This week was the most important week of the regular season for the Shockers. Having lost four of their first six games, Wichita State was in a position where they not only needed to prove — to themselves, to their fans, to the media — that their early season losses were a direct result of injuries to the likes of Fred VanVleet and Anton Grady, but they needed to start building a résumé that would give them a chance to play in the NCAA tournament this season if they don’t happen to win the Missouri Valley’s at-large bid.

And they did just that.

On Wednesday, the Shockers beat a talented UNLV team and followed that up by blowing out No. 25 Utah. In total, the Shockers gave up 100 points on the week, playing the kind of physical half court defense that we’ve become accustomed to from Gregg Marshall coached teams. VanVleet doesn’t quite look like he’s totally himself yet, but he had bursts in both games where it was quite obvious his hamstring is feeling better than it did prior to the Advocare Invitational in Orlando.

As of this moment, Wichita State is probably back to being one of the top 15-20 teams in the country, particularly if guys like Zach Brown and Markus McDuffie are going to play the way they did on Saturday.

THEY WERE GOOD, TOO

  • Xavier Musketeers: Did anyone make a bigger statement this weekend than Xavier? The Musketeers totally blew the doors off of arch-rival Cincinnati, a pretty good team in their own right this season. The Muskies look like a legitimate title contender.
  • UCLA Bruins: The Bruins may be the most confounding team in the country. They lost to Monmouth at home, lost to Wake Forest in Maui and got their doors blown off by Kansas. They also beat then-No. 1 Kentucky and, on Saturday, went into Spokane and beat No. 20 Gonzaga at the Kennel. Are you buying them yet?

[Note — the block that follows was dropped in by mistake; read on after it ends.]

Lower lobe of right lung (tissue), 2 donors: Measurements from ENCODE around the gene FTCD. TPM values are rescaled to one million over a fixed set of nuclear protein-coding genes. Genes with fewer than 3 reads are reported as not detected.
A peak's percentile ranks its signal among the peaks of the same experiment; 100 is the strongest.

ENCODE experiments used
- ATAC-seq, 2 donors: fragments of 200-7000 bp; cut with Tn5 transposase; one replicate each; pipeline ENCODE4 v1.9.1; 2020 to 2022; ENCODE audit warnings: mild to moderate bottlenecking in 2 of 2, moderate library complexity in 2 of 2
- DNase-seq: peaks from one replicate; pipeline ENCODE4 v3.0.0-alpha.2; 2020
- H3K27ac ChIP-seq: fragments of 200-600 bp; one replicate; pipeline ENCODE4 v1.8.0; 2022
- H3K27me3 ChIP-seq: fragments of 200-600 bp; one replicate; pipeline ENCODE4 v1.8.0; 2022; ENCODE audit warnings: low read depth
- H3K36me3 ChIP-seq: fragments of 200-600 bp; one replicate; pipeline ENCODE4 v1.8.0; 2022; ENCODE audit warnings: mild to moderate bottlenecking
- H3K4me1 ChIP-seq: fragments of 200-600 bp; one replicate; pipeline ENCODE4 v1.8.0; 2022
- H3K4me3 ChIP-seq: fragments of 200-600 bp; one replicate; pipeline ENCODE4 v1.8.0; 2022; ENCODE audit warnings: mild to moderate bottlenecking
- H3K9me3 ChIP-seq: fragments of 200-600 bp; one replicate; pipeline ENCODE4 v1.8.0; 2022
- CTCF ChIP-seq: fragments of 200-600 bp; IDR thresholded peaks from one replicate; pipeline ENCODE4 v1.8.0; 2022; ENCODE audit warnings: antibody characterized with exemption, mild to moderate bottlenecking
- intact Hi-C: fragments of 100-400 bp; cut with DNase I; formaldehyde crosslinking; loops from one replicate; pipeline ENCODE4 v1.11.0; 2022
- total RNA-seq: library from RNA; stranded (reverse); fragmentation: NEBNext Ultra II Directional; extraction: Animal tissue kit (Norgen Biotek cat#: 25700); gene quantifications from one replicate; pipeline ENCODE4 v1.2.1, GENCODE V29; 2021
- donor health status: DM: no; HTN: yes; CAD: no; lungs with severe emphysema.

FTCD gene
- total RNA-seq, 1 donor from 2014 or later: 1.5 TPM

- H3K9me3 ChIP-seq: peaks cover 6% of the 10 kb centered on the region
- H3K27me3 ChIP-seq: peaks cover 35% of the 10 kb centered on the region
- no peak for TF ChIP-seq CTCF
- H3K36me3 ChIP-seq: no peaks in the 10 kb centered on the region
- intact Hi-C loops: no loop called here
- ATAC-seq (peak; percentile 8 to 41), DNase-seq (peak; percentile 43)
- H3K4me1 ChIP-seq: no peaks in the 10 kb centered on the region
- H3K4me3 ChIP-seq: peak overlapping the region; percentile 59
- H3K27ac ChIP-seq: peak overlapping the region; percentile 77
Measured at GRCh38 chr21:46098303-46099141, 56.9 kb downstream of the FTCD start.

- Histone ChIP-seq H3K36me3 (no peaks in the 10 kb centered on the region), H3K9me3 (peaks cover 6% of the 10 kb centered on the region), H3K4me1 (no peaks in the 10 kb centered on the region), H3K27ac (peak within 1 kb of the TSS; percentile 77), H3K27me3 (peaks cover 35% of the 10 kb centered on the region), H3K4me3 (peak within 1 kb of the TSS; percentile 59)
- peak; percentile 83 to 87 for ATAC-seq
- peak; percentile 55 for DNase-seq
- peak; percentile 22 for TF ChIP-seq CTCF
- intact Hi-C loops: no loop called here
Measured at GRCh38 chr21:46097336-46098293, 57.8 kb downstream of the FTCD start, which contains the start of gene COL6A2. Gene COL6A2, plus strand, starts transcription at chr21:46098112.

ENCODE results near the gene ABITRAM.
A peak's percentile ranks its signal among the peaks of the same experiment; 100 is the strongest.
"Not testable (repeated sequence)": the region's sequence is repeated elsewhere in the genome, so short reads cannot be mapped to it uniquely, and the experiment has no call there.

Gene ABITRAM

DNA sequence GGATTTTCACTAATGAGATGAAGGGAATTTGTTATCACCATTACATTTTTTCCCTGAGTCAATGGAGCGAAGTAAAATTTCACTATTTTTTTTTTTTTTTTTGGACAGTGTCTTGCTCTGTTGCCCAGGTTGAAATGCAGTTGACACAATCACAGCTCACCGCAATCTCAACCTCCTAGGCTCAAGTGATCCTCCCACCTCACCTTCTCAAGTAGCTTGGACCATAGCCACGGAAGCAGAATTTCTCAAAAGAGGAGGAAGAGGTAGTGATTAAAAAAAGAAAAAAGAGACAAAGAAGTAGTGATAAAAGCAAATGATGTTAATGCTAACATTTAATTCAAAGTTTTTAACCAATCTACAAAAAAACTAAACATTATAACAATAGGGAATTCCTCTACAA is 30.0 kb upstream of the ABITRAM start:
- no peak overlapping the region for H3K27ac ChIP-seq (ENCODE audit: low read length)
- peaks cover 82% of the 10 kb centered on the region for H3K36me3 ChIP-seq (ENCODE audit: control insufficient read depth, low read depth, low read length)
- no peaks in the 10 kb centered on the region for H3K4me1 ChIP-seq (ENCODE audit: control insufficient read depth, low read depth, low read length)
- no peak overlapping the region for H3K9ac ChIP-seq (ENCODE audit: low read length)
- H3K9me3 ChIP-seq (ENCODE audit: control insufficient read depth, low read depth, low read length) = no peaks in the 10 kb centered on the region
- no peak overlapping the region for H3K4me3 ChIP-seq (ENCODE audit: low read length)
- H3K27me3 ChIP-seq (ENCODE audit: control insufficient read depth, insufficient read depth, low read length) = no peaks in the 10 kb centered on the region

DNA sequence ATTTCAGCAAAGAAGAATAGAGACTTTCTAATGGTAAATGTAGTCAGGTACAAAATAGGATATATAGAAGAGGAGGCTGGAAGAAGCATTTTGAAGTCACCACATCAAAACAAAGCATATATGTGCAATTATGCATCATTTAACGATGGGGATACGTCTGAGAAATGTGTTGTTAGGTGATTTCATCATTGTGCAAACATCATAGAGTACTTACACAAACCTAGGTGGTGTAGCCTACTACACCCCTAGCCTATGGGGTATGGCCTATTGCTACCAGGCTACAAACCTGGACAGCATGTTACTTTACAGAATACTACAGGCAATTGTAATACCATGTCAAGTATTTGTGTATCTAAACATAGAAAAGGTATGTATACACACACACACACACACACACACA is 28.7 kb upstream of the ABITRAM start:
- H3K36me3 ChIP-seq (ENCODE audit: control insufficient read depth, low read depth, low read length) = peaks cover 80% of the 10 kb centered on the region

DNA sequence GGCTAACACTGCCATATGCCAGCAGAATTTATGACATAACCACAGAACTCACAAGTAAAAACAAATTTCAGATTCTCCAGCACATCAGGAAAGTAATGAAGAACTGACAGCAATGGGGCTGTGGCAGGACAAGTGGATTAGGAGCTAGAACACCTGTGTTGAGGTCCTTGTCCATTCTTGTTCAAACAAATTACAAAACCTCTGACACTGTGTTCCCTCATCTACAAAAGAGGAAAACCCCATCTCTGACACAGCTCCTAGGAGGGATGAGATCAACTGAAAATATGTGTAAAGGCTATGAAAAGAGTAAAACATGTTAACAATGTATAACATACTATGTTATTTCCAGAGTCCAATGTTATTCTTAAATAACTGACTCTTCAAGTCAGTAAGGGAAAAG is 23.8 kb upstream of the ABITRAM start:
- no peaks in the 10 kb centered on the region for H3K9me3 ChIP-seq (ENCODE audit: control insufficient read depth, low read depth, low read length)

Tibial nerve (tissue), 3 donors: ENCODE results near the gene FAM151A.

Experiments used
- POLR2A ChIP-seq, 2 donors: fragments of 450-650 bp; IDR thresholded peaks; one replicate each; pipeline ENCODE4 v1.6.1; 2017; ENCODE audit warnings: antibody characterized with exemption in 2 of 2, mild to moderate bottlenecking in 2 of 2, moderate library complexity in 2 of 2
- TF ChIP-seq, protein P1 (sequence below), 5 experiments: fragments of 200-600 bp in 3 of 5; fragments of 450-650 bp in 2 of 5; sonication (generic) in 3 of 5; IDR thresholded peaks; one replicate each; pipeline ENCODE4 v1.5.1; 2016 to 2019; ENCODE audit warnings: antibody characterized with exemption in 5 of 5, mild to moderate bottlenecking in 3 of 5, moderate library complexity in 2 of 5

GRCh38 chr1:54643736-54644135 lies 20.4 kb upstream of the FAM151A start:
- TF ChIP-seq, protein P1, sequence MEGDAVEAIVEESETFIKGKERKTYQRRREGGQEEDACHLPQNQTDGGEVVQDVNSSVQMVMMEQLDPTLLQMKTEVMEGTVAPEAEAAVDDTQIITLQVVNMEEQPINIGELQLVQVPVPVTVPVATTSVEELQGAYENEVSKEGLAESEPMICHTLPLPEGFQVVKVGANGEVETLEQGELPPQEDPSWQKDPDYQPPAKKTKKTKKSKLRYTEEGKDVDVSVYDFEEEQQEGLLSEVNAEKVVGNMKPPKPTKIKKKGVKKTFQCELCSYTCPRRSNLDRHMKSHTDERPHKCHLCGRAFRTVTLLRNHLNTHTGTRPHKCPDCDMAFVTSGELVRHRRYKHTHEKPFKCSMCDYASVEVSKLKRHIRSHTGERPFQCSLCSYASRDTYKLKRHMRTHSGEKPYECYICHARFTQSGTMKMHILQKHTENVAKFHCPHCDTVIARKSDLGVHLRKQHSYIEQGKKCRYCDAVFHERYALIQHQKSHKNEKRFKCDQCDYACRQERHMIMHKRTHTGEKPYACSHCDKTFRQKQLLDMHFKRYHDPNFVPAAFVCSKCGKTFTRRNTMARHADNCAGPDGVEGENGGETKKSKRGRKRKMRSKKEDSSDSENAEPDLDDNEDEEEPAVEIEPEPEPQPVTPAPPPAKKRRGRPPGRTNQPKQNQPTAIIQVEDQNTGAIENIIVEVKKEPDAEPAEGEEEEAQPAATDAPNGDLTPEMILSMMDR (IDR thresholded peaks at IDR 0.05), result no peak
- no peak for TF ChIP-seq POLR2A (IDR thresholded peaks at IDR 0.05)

• Marquette Golden Eagles: Even if Marquette misses the NCAA tournament this season, their season will be considered somewhat of a success as the Golden Eagles picked off in-state rival Wisconsin in the Kohl Center on Saturday. They seem to have made a renewed commitment to getting the ball into the paint.
  • Boise State Broncos: It’s been tough-sledding for Boise State early on this season, but the Broncos picked up two big wins this week. It started when they avoided getting upset by Loyola Marymount and ended with a win over No. 24 Oregon in Boise, a win that is only going to look better as the season progresses.
  • Chattanooga Moccasins: Not only did the Mocs go into Dayton Arena and knock off the Flyers on Saturday, they did it without their best player, Casey Jones. In his first season as head coach, Matt McCall has now landed wins over Georgia, Illinois and Dayton. Not bad.
  • SMU Mustangs: In their only game this week, the Mustangs pounded Michigan. It really is a shame this team is banned from the tournament, because they are certainly capable of getting to a Final Four this year.

SET YOUR DVR

  • No. 25 Utah vs. No. 8 Duke, Sat. 12:00
  • No. 9 Villanova at No. 10 Virginia, Sat. 12:00 p.m.
  • No. 1 Michigan State at Northeastern, 12:00 p.m.
  • No. 3 North Carolina vs. UCLA, Sat. 1:00 p.m.
  • Indiana vs. Notre Dame, Sat. 2:00 p.m.
  • No. 23 Cincinnati at VCU, Sat. 4:00 p.m.
  • No. 18 Butler vs. No. 11 Purdue, Sat. 5:00 p.m.
  • No. 16 Baylor at Texas A&M, 9:00 p.m.
  • UNLV at No. 13 Arizona, Sat. 9:30 p.m.

Kentucky moves scrimmage to Eastern Kentucky for flood relief

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LEXINGTON, Ky. — Kentucky will play its annual Blue-White men’s basketball scrimmage in Eastern Kentucky to benefit victims of the devastating summer floods.